On his first free day since he was born Samuel sat with a loose girl in a locked bathroom over a teashop, the dirty curtains were drawn, and his hand lay on her thighs. He did not feel any emotion at all. O God, he thought, make me feel something, make me feel as I ought to, here is something happening and I'm cool and dull as a man in a bus. Make me remember all the stories. I caught her in my arms, my heart beat against hers, her body was trembling, her mouth opened like a flower. The lotus of Osiris was opening in the sun.
"Listen to the old birds," she said, and he saw that the hot water was running over the rim of the washbasin.
I must be impotent, he thought.
"Why did he cut his throat like that, Polly? Was it love? I think if I was crossed in love I'd drink brandy and whisky and creme de menthe and that stuff that's made with eggs."
"It wasn't love with Mr. Shaw. I don't know why he did it. Mrs. Bentley said there was blood everywhere, everywhere, and all over the clock. He left a little note in the letter rack and all it said was that he'd been meaning to do it ever since October. Look, the water'll drip right through into the kitchen."
He turned it off. The birds stopped singing.
"Perhaps it was love, really. Perhaps he loved you, Polly, but he wouldn't say so. From a distance."
"Go on, he had a limp," she said. "Old Dot and Carry. How old are you?"
"No, you're not."
"Well, nearly."
"No, you're not."

(dylan thomas, from adventures in the skin trade)
the dylan thomas collection i found at mast books a few months ago - with a photo of a man with his little finger lodged in a bottle of bass on the cover, and a child's blue ball-point scribbles on the last few pages - could be the first thing i've read in a decade that makes me want to be a novelist. not any novelist, mind you, but the novelist to finish that novel (thomas stopped writing it after four chapters).
This unique fragment, half fictional though it is, carries the unmistakable stamp of [DT's] personality. It is real now because it was once real to him, and because it holds the key to a certain attitude to the world and to a situation which was peculiarly his own. This attitude, which may be defined as a rooted opposition to material progress, he continued to hold long after he had abandoned work on the novel. Its anarchic fantasy appealed to him, and it is one more example of the poet's indifference to reputation, of his refusal to follow the advance guard of his fame.

(vernon watkins, in his introduction to adventures in the skin trade)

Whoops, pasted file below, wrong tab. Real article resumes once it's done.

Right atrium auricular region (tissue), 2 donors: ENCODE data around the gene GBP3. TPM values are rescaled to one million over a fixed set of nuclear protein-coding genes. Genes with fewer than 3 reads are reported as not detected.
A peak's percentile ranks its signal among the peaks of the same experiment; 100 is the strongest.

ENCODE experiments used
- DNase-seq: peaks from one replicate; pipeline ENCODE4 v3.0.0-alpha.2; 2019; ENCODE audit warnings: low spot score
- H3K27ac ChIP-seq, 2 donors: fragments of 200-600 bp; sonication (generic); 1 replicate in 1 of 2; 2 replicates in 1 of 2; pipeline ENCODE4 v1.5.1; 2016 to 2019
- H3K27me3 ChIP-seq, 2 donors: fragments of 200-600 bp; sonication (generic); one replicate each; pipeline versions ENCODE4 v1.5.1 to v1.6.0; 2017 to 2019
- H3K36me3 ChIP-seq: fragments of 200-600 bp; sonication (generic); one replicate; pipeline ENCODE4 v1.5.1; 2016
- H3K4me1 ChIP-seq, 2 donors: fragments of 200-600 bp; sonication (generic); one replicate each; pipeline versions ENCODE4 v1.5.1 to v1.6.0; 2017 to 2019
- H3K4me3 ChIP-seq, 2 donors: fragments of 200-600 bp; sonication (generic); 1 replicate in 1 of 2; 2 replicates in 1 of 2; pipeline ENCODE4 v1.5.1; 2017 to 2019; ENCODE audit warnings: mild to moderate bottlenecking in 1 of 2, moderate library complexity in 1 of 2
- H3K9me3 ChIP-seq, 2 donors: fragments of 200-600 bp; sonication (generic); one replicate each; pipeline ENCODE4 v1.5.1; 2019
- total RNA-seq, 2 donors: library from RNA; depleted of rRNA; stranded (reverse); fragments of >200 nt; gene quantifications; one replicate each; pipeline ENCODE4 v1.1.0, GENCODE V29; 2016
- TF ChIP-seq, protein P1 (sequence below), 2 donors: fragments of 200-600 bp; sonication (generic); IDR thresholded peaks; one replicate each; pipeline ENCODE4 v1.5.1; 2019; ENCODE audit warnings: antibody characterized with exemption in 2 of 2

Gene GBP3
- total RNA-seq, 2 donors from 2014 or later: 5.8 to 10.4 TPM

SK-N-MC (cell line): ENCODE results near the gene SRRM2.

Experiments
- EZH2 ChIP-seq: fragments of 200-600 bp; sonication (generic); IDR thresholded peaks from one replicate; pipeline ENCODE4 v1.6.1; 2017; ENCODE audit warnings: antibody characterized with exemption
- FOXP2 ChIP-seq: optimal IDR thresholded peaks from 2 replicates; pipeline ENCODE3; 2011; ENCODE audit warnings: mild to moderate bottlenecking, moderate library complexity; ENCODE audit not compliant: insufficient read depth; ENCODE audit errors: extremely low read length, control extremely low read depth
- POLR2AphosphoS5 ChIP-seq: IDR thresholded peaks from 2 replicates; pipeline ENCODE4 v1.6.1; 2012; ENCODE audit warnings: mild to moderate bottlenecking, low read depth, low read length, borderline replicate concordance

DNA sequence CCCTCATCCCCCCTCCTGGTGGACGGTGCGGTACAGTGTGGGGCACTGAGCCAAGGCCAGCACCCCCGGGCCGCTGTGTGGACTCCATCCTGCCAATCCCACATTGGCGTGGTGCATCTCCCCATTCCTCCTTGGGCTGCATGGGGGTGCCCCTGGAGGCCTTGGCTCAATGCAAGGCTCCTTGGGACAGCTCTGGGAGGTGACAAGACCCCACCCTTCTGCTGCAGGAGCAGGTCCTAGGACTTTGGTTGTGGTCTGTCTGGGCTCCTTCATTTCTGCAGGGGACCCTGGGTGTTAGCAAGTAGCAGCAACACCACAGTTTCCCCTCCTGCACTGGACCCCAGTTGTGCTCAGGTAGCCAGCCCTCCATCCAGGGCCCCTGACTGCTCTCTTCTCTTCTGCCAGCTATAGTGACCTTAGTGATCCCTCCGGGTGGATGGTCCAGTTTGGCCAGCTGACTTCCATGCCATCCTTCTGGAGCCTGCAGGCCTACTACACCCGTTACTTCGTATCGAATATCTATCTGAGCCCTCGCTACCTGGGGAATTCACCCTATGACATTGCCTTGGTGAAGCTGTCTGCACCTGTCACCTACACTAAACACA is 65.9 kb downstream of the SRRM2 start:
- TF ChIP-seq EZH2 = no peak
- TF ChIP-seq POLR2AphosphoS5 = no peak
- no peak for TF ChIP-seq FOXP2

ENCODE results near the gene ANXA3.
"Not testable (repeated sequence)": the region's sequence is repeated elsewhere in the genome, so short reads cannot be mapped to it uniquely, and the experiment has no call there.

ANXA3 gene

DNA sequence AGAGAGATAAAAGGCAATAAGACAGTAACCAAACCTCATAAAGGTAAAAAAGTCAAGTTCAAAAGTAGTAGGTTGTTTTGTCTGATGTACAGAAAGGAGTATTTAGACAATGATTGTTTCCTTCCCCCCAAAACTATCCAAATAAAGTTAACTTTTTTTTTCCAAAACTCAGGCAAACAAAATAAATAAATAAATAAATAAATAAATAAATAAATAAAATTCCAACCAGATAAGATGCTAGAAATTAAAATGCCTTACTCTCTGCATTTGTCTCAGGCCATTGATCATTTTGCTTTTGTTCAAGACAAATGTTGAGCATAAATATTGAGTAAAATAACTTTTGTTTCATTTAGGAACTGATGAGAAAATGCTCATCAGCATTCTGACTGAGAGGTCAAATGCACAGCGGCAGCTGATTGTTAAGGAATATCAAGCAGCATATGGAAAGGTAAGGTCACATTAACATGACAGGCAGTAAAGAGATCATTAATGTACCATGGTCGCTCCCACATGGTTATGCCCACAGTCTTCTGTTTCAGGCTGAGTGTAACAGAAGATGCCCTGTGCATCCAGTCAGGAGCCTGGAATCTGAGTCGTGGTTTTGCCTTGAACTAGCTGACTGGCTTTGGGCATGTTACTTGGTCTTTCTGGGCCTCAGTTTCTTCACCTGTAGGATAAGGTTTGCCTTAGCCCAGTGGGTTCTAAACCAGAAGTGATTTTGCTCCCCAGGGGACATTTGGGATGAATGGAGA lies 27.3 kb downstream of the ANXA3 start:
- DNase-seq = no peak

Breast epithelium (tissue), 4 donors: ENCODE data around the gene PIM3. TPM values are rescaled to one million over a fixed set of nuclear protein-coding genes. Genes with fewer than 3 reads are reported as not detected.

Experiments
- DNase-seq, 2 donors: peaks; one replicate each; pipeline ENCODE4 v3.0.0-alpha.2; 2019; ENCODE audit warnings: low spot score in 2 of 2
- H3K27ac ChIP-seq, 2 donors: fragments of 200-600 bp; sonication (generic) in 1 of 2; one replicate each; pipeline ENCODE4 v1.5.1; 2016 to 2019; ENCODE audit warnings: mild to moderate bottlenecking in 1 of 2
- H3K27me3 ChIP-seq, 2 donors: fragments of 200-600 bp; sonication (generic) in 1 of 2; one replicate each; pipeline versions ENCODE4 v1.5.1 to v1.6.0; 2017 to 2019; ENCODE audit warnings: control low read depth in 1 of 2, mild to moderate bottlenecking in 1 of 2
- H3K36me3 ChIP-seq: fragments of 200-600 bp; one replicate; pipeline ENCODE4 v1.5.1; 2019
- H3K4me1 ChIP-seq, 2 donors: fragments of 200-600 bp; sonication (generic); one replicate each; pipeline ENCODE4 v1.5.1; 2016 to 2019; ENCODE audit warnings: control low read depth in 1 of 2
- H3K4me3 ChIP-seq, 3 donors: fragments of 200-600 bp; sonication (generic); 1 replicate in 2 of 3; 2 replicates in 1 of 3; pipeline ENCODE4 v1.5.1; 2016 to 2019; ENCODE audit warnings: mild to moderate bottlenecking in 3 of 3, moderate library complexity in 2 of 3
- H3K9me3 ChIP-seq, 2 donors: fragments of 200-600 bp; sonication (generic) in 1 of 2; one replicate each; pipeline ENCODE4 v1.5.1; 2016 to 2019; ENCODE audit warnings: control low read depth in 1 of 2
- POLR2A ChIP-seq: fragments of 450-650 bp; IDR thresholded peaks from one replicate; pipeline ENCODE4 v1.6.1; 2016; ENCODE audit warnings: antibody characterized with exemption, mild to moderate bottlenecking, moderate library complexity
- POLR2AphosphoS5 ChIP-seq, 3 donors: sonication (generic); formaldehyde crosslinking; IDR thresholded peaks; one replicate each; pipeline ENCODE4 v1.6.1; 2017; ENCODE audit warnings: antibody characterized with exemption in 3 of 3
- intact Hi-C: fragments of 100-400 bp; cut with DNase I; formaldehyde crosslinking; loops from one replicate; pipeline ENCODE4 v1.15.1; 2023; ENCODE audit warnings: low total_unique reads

sam never gets free of the bottle, not even when the wicked polly convinces him to remove all of his clothes, get into someone else's cold, dirty bath, and drink a full glass of eau de cologne ("'Christ!' he said in a clear, ordinary voice. 'Christ!'"). it's a damn shame.


anonymous said...

Unfinished pieces are haunting. That one in particular.

Less haunting, but mildly related - did you have that book as a kid that had illustrations and then a single sentence for each? The idea was that you would write a story that used the sentence somewhere. Loved that. I need a good springboard for fiction.

Rachel (heart of light) said...

Gah. That was me. 

kidchamp said...

ooh - i didn't have it, but i love the idea. i need a big, sturdy springboard for fiction (the one class i took in college was subjected most unsportingly to my barely-fictionalized juvenile adventures). 

the other crazy thing about my copy of this book: based on the name written in the upper corner of the first page, i suspect it once belonged to my former boss's mother (which would make the drawings on the last few pages...my boss's kid-scribbles?). 'twould be a crazy coincidence, but she's got a fairly uncommon name - i'm asking her about it. 

kidchamp said...

update: it's totally her book. 

bigBANG said...

You convince me so easily with your pithy book recs. Consider this purchased, just as soon as I get to the bookstore later this afternoon. Also, my friend Maggie Shipstead is reading from her Big Hit novel, "Seating Arrangements," at the B&N on the UES on Friday at 7. You should most certainly come. Also, a present:


Amanda Moo said...

That stuff that's made with eggs.

Rachel (heart of light) said...

That is amazing. 

Hannah said...

(O, the treat of catching up with two months of champ at once!)  I just picked up Adventures in the Skin Trade for the first time a few days ago, from the shelves of the Scottish poet at whose Bulgarian house/farm/art compound I am currently living.  I grabbed it so I could knowledgeably drop the title in a story, but now I think I must actually read the thing (which I have just finished doing with The Female Eunuch, picked up for the same reason, and good heavens).

re: the comments: once I had a friendship with someone predicated largely on our mutual fascination with early-90's DC arty-hardcore band Circus Lupus, and then, feeling like a poseur for only having listened to Circus Lupus at the radio station, I bought all their records at Amoeba and found my pen pal's name in them.